What Does a Chiropractic Adjustment Do?

This is such a common question, it is continually being researched and the answer refined.  It is so rarely answered well, that I thought it would be good to create a full page to answer.  I will also update it periodically?  When I do update it I will create a post about the update so that you can be kept up to date, and the information will be all in one place.

In my first post on this topic.  I decided to leave out some reasons for space limitations (I try to keep my blogs under 400 words, not that I’m always successful), and some for the lack of research, some for  them being controversial, and many others I just don’t know about.

So, here goes…

Chiropractic manipulation is not just joint popping. In fact the audible pop doesn’t even need to occur for a successful manipulation, though it often does, and some patients and doctors like to hear it. Research has found that pop or not, the same benefits are experienced and that trying repeatedly to get a pop can actually cause damage.

The mechanism of why manipulation works is not completely understood. One thing that is understood is that it does work. Most of the simple explanations are incomplete or just plain wrong. The most recent research points to a more complex reason for the therapeutic effects of chiropractic manipulation. It is suggested that many things are occurring at the same time that provide the benefits.

Here are some of the known things that can begin to explain why manipulation works.

1. Positive neuroplastic effects improve the way the brain perceives what is going on in the body and the world around it. The paraspinal muscles are sensors and have more sensors in them per gram than other muscles in the body. These sensors are triggered by adjustments. Interpretation of nervous impulses going to the brain is altered by the manipulation of these joints and muscles, thus expressed sensations such as pain are altered. This alteration can lead to pain relief or other changes in the way that your brain perceives and reacts to reality.

2. Movement provides improved nutrient supply. The cartilage and other structures inside of a joint have no blood supply. These structures get their nutrients through motion. The blood supply goes to the outside of the joint and nutrients move into the synovial fluid of the joint. Joint motion moves this fluid around thus providing fresh nutrients to all parts of the joint, as well as removing waste. If a joint becomes locked down by muscle spasm, scar tissue, a cast, or any other means, for a prolonged period of time the joint begins to feel stiff.You know the feeling of needing to stretch after sitting in the car for a long time.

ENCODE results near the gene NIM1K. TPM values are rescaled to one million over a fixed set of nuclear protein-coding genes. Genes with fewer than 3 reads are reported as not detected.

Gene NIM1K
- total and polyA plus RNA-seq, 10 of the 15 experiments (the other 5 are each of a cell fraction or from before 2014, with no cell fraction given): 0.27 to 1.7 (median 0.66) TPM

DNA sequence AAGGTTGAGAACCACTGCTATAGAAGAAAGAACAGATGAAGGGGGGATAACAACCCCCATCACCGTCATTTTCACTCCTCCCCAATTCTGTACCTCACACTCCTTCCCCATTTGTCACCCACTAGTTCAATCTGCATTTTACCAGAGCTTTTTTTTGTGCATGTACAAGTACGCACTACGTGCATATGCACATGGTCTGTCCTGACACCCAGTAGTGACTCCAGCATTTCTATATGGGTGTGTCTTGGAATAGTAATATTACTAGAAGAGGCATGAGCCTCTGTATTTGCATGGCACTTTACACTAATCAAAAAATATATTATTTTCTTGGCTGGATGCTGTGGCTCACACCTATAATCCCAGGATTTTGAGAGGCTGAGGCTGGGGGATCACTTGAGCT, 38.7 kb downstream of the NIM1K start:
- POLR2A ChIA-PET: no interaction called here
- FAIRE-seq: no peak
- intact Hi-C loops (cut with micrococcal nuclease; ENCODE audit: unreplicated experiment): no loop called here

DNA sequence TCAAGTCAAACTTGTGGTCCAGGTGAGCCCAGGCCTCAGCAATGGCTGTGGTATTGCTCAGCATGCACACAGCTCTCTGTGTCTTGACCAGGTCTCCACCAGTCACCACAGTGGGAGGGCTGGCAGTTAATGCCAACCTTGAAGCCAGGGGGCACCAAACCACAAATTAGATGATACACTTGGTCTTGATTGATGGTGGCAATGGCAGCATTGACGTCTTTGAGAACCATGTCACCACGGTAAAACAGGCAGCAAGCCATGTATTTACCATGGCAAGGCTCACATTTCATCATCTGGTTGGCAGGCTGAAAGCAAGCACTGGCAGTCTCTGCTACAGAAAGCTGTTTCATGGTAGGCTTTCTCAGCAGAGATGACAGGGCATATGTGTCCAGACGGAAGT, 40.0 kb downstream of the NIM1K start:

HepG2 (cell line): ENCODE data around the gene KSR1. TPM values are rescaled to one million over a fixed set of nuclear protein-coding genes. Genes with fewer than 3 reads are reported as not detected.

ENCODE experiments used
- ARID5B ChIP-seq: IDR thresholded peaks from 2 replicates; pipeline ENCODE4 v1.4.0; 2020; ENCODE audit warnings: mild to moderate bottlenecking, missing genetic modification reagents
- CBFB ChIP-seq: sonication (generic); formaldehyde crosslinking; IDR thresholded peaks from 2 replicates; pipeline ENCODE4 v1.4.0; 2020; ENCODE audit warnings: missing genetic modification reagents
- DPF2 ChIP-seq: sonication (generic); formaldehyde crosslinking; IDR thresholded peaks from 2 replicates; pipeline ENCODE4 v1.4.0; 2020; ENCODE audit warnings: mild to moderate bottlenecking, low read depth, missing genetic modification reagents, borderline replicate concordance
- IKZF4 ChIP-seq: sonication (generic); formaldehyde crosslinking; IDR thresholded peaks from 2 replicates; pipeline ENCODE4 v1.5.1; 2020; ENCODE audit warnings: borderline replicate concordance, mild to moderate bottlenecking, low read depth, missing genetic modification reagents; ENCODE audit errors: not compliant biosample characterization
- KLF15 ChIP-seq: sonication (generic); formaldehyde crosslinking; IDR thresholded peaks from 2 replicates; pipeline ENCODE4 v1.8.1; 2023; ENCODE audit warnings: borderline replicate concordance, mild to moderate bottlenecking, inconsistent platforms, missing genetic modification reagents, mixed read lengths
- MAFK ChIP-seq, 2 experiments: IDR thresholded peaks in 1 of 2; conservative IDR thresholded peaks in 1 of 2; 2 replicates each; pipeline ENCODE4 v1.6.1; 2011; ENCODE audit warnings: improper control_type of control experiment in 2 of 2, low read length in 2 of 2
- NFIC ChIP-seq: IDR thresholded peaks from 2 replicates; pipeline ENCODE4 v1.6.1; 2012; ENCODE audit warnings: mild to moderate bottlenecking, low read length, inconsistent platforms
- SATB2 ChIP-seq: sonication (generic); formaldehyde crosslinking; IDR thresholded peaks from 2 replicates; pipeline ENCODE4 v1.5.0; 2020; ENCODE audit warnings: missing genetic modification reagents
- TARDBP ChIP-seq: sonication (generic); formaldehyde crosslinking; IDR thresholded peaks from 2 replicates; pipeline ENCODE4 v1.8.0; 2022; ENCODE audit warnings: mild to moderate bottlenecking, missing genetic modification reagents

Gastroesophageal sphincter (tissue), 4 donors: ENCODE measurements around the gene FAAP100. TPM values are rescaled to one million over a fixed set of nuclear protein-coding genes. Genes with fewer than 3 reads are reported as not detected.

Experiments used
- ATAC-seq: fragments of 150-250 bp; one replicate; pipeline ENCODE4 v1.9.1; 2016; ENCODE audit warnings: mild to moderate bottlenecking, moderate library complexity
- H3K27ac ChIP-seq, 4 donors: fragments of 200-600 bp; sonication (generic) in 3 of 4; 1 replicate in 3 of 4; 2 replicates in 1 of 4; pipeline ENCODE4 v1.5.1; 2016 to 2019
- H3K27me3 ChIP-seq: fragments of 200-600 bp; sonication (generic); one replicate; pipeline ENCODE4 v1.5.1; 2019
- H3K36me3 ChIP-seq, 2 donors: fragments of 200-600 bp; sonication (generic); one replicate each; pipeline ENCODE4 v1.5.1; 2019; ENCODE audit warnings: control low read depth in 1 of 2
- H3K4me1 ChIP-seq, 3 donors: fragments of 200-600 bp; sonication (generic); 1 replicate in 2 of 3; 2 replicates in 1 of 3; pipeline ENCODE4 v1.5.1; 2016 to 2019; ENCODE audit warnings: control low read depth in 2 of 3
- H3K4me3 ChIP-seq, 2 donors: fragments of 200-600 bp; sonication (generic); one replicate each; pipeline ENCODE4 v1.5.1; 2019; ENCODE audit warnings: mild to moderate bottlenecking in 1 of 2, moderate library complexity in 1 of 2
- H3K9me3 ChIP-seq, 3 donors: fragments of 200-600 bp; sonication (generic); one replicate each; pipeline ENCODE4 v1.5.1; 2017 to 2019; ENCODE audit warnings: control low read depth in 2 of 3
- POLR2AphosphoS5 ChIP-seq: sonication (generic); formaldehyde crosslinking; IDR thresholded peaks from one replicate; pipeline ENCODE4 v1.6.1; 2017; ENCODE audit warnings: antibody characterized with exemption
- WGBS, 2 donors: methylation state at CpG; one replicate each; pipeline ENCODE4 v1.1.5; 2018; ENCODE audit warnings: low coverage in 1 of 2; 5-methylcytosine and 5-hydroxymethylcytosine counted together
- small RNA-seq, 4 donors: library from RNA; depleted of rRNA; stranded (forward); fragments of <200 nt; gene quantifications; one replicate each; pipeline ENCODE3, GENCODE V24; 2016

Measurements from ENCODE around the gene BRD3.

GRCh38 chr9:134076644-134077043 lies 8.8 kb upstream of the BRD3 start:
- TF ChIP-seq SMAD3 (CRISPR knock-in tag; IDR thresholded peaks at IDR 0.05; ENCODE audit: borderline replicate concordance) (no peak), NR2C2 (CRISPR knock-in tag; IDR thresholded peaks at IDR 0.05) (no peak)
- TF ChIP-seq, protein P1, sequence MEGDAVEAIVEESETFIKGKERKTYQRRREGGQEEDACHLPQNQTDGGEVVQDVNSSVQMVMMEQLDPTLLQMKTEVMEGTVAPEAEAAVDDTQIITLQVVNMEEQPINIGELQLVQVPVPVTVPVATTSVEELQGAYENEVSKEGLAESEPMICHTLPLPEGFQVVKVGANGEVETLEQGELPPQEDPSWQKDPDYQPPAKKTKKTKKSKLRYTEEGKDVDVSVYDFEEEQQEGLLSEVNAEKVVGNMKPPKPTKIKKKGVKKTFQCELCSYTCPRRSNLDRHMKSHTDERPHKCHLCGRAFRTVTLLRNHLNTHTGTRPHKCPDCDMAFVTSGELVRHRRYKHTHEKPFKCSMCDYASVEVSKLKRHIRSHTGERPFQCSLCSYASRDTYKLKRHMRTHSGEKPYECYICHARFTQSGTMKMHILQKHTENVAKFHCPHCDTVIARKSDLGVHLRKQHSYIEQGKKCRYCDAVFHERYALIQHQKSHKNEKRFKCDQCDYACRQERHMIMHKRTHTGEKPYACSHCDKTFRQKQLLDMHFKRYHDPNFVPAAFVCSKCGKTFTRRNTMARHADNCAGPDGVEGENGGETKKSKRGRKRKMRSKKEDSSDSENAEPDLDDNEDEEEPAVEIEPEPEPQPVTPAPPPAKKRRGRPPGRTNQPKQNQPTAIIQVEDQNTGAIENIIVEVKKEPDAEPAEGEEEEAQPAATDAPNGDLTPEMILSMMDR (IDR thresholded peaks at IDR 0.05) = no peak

The facet joints in your spine are particularly vulnerable to this problemskeleton because they work in tandem and because of the body’s amazing ability to compensate. Your facet joints all work together, if one is injured it can become locked down to prevent further injury. When this happens you may get the desire to stretch or move your back. This usually works, but if all of the other joints compensate for the problem joint and take that added stress of movement on themselves then the problem joint stays locked down. Specific manipulation induces full range of motion and synovial fluid movement.

3. Manipulation can reduce pressure on the nerves. Your nervous system is the control center of your body, and it is not without weaknesses.  Nerves and nerve bundles are soft tissue.  They don’t function well under physical pressure.  In fact it has been shown that inflammation, a bulging disc, or fragment floating around can interfere with proper nerve conduction.  The stuck joint as discussed previously can also physically be stuck pressing on a nerve, causing a disc herniation to press on the nerve, or causing inflammation that is pressing on the nerve, or just be moving in a way that rubs the nerve.  In any case.  The adjustment can cause a relief of this pressure through movement of the joint to the correct position, or motion. The pressure needed for that is large, and so though it is one effect of the adjustment it is numerically a very small number of chiropractic cases that are treated through this mechanism.

4. Proprioceptive retraining allows for improved function. The brain also records these proprioceptive signals from the joints motion. Especially for chronic conditions the brain is in need of retraining regarding the motion of that joint. Manipulation takes a joint through its full range of motion. This new input is then stored and replayed in the brain, similar to muscle retraining that physical therapists will do, or physical training of athletes, when the body has done the motion enough times it remembers it. This retraining provides a functional correction that may provide pain relief.